Macron’s open contempt for medical experts and public opinion, however, is only an especially tactless version of the policy pursued by the bourgeoisie across Europe. The same day Macron spoke, German Chancellor Angela Merkel was interviewed on television and refused to say how or when a lockdown could be implemented in Germany. Then yesterday, the director of Germany’s intensive care registry, Christian Karagiannidis, warned Tagesschau that in four weeks all intensive care beds would be full in Germany.

Tens of millions of workers in France and across Europe are being brought face to face with the fact that the EU is implementing a policy of social murder.

The outcome, and how many lives can be saved, will depend on how quickly the working class can intervene independently, mobilizing in struggle against the capitalist governments of Europe for a scientifically-guided policy on the pandemic.

This requires independent organizations of struggle and an internationalist and socialist perspective for struggle against capitalism. In the wake of the Stalinist dissolution of the Soviet Union in 1991, pseudo-left academics and anti-Marxists declared that humanity had arrived at the “end of history” and the class struggle; capitalist democracy would reign. What followed were decades of imperialist wars, economic crisis, and rising social inequality and austerity that have devastated basic health infrastructure. The pandemic has now torn the mask off of European capitalism.

In March 2020, the World Socialist Web Site analyzed the catastrophic failure of the pandemic response in America in a column titled “Capitalism is at war with society,” writing:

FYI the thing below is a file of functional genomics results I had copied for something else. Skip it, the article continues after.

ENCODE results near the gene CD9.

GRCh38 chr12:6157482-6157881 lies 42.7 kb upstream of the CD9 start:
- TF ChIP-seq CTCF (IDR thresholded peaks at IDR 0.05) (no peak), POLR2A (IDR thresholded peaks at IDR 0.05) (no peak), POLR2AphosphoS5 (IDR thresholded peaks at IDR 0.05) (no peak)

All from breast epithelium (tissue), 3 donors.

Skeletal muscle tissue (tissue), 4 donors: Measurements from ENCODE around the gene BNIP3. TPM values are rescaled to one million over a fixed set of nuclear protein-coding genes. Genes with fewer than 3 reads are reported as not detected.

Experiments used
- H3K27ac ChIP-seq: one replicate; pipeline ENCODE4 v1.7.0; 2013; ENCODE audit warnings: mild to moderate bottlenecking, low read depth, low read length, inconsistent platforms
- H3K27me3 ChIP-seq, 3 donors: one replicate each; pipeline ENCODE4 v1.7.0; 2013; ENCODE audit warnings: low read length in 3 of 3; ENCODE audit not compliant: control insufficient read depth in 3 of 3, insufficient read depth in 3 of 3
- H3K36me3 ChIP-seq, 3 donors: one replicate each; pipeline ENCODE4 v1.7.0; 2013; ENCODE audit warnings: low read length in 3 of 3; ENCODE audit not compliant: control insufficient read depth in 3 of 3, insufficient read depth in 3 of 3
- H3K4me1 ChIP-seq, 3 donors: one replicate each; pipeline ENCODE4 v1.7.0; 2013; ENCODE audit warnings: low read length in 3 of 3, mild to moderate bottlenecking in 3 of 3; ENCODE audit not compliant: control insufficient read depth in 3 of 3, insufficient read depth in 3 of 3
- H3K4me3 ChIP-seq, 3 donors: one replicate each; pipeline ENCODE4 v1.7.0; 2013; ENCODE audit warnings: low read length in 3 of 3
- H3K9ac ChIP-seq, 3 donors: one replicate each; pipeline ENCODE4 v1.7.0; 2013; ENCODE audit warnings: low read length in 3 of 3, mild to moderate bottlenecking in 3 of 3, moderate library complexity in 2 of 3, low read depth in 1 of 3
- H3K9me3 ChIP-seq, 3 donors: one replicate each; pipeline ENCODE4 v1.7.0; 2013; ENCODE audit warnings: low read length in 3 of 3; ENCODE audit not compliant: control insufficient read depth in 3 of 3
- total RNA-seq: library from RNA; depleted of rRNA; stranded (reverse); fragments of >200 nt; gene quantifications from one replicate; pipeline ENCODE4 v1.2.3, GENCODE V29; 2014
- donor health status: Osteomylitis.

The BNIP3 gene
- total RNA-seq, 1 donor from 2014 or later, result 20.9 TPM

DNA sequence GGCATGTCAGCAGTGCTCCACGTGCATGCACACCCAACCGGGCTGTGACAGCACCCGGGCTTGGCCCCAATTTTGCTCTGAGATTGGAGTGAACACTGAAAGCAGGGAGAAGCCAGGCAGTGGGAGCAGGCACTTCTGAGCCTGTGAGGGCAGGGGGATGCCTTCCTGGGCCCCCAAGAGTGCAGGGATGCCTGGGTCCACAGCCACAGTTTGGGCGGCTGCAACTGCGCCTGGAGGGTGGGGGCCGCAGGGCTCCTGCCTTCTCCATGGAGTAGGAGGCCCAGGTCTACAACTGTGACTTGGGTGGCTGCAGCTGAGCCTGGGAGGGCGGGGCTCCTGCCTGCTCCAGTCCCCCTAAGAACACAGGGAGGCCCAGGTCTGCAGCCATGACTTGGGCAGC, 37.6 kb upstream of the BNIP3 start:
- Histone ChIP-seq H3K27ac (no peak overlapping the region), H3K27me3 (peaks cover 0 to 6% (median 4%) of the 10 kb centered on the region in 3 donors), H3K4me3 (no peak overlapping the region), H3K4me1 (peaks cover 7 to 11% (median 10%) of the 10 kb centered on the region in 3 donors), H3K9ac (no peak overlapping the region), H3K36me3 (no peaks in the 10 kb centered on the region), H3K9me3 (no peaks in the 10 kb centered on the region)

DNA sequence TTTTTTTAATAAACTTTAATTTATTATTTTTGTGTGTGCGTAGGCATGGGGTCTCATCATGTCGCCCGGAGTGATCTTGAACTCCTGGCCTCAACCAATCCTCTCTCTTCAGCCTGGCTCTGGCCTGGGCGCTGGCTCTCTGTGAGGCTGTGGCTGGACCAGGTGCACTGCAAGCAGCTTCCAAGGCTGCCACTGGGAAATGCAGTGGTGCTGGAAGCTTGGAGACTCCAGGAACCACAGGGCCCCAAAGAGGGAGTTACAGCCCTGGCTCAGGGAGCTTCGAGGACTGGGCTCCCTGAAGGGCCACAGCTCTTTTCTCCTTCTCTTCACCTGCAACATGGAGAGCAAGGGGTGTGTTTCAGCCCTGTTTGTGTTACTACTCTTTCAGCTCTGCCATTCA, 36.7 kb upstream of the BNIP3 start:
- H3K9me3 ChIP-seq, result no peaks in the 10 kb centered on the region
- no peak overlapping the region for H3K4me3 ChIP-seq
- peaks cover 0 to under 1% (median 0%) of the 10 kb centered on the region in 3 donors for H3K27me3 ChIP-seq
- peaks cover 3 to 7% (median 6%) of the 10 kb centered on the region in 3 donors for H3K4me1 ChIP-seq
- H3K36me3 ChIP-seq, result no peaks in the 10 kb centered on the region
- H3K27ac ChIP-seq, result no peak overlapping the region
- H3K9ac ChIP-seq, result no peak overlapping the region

“These four decades have revealed all the socially reactionary characteristics of a system based on private ownership of the means of production, in which all considerations of social need are subordinated to the drive for profit and vast personal wealth. The motto of the capitalist oligarchy is: ‘If the accumulation of our billions requires the death of millions, so be it.’”

The last year has vindicated this assessment. European capitalism’s pretensions as the kinder, gentler version of its American cousin have been exposed as a fraud. The European Central Bank, the Bank of England, and European governments poured trillions of euros and pounds into bank and corporate bailouts. While individual financial aristocrats made fortunes, with France’s Bernard Arnault raking in €30 billion last year, countless thousands were left to die, based on false claims that society cannot afford lockdowns.

Workers struggles against the policy of social murder can only be waged independently of its accomplices in the union bureaucracies, and their supporters in their pseudo-left political allies like France’s New Anti-capitalist Party or Germany’s Left Party. France’s Stalinist General Confederation of Labor and the German Trade Union Federation isolated the wildcat strikes in March. They then signed EU bailouts and helped implement the back-to-school policies that played a critical role in the resurgence of the pandemic after the spring 2020 lockdown.

In March 2020, wildcat strikes compelled a lockdown last year in much of Europe, but this last year has shown the fatal limits of spontaneous struggle. Without a socialist perspective and their own organizations of struggle, workers were subordinated to reactionary manoeuvres of the governments, banks and trade unions who implemented a “herd immunity” policy.

It is critical for workers to build their own rank-and-file safety committees in workplaces in France and across Europe, fighting for a lockdown to halt the contagion until the population can be vaccinated. The entire population must be provided with a comfortable living wage so that they can shelter at home, with nonessential production closed and a massive investment in resources for online learning. This requires a struggle by the French and European working class for state power, expropriating the financial aristocracy and replacing the EU with the United Socialist States of Europe.